|Final ruler||Musel VI|
|History of Armenia|
|Timeline • Origins • Etymology|
Mamikonian or Mamikonean (Classical Armenian: Մամիկոնեան; reformed orthography: Մամիկոնյան; Western Armenian pronunciation: Mamigonian) was an aristocratic dynasty which dominated Armenian politics between the 4th and 8th century. They ruled the Armenian regions of Tayk, Taron, Sasun, Bagrevand and others. Their patron saint was Saint Hovhannes Karapet (John the Baptist) whose monastery of the same name (also known as Glak) they fiercely defended against the Sassanid invaders.
The origin of the Mamikonians is shrouded in the mists of antiquity. Moses of Chorene in his History of Armenia (5th century) claims that three centuries earlier two noblemen of "Chem" (Arm. "Ճեմ"; plur. "Ճեմք") origin (which is speculated to mean probably Chinese origin), Mamik and Konak, rose against their half-brother, Chenbakir, the king of Chenk (which possibly refers to China). They were defeated and fled to the king of Parthia who, braving the Emperor's demands to extradite the culprits, sent them to live in Armenia, where Mamik became the progenitor of the Mamikonians.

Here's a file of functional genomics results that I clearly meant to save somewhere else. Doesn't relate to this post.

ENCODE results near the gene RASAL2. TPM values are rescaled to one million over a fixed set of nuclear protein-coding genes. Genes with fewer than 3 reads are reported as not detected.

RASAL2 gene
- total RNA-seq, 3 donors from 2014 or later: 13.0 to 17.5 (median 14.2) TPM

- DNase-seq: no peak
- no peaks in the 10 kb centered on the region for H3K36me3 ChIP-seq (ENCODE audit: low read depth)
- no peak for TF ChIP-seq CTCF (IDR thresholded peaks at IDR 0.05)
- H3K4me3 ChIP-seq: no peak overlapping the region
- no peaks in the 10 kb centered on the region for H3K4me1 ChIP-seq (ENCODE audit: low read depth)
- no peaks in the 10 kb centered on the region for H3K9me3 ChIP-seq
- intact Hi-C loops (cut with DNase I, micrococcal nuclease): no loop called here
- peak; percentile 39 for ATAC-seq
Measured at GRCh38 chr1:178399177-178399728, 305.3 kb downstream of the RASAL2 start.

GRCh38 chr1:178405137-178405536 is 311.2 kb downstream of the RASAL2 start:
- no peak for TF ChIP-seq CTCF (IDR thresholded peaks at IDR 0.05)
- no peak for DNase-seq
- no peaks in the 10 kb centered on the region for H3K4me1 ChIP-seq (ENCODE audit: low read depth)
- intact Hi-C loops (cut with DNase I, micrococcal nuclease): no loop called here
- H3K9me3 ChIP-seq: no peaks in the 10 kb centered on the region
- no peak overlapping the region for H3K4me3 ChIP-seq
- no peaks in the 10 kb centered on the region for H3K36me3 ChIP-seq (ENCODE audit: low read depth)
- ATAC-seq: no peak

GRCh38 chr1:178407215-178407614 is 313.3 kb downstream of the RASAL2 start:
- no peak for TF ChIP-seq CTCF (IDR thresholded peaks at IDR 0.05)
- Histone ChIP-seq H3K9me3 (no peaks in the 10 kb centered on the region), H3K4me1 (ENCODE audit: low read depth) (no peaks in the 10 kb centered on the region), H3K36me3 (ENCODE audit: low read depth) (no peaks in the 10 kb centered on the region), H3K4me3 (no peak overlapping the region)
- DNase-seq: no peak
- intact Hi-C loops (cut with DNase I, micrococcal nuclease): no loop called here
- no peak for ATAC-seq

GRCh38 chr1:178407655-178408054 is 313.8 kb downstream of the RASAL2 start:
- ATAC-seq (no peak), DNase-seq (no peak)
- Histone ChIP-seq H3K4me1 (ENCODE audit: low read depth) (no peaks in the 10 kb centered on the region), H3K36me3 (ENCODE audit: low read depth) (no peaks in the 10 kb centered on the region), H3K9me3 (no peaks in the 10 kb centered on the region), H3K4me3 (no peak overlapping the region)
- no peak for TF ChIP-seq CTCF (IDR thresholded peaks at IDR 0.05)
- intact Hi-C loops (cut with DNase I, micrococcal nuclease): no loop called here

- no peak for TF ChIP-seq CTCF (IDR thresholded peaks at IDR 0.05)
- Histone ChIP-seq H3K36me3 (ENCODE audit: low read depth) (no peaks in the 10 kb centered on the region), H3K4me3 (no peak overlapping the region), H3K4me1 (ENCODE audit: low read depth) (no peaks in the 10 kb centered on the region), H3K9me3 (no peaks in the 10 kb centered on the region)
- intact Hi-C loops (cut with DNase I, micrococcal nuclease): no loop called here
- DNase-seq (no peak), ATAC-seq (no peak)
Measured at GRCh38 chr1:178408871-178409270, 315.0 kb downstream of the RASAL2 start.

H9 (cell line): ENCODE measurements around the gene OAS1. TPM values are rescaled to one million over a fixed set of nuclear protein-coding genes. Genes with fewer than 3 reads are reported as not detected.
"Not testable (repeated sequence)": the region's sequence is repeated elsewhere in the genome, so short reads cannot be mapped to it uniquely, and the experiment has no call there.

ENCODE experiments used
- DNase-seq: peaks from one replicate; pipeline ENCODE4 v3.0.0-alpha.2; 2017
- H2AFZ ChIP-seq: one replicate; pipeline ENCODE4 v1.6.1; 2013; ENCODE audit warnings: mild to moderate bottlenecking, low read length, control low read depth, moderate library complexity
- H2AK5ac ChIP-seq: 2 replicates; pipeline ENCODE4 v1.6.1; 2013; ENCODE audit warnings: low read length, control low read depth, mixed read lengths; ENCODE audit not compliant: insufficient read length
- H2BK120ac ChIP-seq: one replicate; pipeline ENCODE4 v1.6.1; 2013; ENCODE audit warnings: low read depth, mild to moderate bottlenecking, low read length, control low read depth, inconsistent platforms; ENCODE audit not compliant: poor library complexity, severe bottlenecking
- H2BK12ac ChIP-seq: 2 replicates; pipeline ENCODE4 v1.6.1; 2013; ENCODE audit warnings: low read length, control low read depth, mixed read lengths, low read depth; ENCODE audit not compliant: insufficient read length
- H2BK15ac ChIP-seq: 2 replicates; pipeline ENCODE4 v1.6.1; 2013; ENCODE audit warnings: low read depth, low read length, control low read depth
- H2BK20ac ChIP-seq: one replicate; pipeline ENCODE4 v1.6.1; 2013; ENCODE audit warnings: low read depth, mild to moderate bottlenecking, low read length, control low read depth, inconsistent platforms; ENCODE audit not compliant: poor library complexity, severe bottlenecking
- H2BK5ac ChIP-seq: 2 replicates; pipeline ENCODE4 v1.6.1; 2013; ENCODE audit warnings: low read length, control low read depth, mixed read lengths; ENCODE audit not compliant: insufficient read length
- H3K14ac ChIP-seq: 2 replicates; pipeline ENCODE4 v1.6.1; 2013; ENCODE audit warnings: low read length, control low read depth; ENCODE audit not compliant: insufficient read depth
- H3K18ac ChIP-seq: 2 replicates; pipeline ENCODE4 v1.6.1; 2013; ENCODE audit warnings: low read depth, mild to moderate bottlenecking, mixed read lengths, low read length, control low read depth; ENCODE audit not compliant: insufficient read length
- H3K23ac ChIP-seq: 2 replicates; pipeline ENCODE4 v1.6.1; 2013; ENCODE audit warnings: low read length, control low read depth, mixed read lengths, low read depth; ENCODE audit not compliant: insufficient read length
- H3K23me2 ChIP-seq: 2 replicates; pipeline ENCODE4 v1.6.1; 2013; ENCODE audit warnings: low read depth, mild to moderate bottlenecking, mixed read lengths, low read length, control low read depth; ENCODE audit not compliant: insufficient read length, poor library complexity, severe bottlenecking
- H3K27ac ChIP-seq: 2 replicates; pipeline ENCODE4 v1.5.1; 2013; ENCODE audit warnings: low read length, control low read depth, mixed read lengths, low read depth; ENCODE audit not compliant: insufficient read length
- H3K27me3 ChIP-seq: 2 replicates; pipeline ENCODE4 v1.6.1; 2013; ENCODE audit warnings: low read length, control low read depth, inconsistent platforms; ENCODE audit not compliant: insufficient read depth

Another 5th-century Armenian historian, Pavstos Buzand, seconded the story. In his History of Armenia, he twice mentions that the Mamikonians descended from the Han Dynasty of China and as such were not inferior to the Arshakid rulers of Armenia. This genealogical legend may have been part of an agenda by the Bagratid dynasty of Armenia to take away the legitimacy off the Mamikonian dynasty. Although it echoes the Bagratids' claim of Davidic descent and the Artsruni's claim of the royal Assyrian ancestry, some Armenian historians tended to interpret it as something more than a piece of genealogical mythology. A theory from the 1920s postulated that the Chenk mentioned in the Armenian sources were not Han-Chinese but probably from a different Iranian-speaking ethnic group from Transoxania, such as the Tocharians in Northwest China. Edward Gibbon in his The History of the Decline and Fall of the Roman Empire also believed that the founder of Mamikonian clan was not Han-Chinese but merely from the territory of the Chinese Empire and ascribes a Scythian origin to Mamgon stating that at the time the borders of the Chinese Empire reached as far west as Sogdiana.
Another reconstruction, similar to the previous ones but without references whatsoever to distant China, has that the family originally immigrated from Bactriana (present northern Afghanistan) under the reign of Tiridates II of Armenia, likely coinciding with the accession of the Sassanids in Iran.